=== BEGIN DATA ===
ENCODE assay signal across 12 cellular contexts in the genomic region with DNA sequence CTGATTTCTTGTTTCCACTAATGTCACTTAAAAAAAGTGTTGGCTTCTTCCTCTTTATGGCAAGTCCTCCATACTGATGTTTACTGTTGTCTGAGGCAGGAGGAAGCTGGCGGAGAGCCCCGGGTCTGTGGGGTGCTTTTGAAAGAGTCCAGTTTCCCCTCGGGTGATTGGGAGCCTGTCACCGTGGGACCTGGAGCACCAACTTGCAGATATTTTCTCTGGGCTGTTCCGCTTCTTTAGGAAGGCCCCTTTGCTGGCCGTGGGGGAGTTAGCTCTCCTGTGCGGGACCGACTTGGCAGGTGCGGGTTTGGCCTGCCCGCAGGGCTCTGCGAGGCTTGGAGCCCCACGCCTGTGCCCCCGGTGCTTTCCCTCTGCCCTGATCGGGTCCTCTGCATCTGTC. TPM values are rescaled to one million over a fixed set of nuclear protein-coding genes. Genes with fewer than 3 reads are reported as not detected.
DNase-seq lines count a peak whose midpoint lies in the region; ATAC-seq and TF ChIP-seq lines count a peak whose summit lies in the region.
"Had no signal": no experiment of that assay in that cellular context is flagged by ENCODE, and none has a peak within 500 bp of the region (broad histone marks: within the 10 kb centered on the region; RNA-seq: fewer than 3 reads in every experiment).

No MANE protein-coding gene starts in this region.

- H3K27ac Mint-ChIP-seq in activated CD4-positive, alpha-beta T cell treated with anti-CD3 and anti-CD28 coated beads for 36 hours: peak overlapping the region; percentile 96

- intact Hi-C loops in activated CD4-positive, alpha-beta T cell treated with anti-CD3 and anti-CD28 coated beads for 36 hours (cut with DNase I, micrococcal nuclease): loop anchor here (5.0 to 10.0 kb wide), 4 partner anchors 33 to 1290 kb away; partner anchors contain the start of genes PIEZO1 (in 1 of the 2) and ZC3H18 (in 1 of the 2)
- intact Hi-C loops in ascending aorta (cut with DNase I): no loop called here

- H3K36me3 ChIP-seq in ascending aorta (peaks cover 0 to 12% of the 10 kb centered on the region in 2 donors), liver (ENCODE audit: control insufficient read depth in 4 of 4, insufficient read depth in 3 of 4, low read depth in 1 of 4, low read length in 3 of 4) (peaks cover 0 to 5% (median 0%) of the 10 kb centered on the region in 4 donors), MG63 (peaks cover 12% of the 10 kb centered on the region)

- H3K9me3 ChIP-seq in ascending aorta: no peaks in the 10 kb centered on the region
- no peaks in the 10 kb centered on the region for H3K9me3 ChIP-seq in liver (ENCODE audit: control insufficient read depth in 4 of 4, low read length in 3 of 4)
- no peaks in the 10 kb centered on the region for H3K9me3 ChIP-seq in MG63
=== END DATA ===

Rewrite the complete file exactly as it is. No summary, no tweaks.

ENCODE assay signal across 12 cellular contexts in the genomic region with DNA sequence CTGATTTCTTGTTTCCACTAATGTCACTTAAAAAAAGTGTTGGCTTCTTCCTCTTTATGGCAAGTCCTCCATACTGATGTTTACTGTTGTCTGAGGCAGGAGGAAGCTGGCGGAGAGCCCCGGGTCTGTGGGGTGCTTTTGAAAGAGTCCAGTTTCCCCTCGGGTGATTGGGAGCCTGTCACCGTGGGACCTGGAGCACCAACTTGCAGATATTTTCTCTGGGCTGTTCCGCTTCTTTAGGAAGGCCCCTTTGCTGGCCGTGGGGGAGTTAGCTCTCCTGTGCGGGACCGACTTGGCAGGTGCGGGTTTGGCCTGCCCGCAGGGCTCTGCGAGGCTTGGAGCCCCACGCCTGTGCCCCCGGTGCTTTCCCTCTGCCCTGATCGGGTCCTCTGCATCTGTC. TPM values are rescaled to one million over a fixed set of nuclear protein-coding genes. Genes with fewer than 3 reads are reported as not detected.
DNase-seq lines count a peak whose midpoint lies in the region; ATAC-seq and TF ChIP-seq lines count a peak whose summit lies in the region.
"Had no signal": no experiment of that assay in that cellular context is flagged by ENCODE, and none has a peak within 500 bp of the region (broad histone marks: within the 10 kb centered on the region; RNA-seq: fewer than 3 reads in every experiment).

No MANE protein-coding gene starts in this region.

- H3K27ac Mint-ChIP-seq in activated CD4-positive, alpha-beta T cell treated with anti-CD3 and anti-CD28 coated beads for 36 hours: peak overlapping the region; percentile 96

- intact Hi-C loops in activated CD4-positive, alpha-beta T cell treated with anti-CD3 and anti-CD28 coated beads for 36 hours (cut with DNase I, micrococcal nuclease): loop anchor here (5.0 to 10.0 kb wide), 4 partner anchors 33 to 1290 kb away; partner anchors contain the start of genes PIEZO1 (in 1 of the 2) and ZC3H18 (in 1 of the 2)
- intact Hi-C loops in ascending aorta (cut with DNase I): no loop called here

- H3K36me3 ChIP-seq in ascending aorta (peaks cover 0 to 12% of the 10 kb centered on the region in 2 donors), liver (ENCODE audit: control insufficient read depth in 4 of 4, insufficient read depth in 3 of 4, low read depth in 1 of 4, low read length in 3 of 4) (peaks cover 0 to 5% (median 0%) of the 10 kb centered on the region in 4 donors), MG63 (peaks cover 12% of the 10 kb centered on the region)

- H3K9me3 ChIP-seq in ascending aorta: no peaks in the 10 kb centered on the region
- no peaks in the 10 kb centered on the region for H3K9me3 ChIP-seq in liver (ENCODE audit: control insufficient read depth in 4 of 4, low read length in 3 of 4)
- no peaks in the 10 kb centered on the region for H3K9me3 ChIP-seq in MG63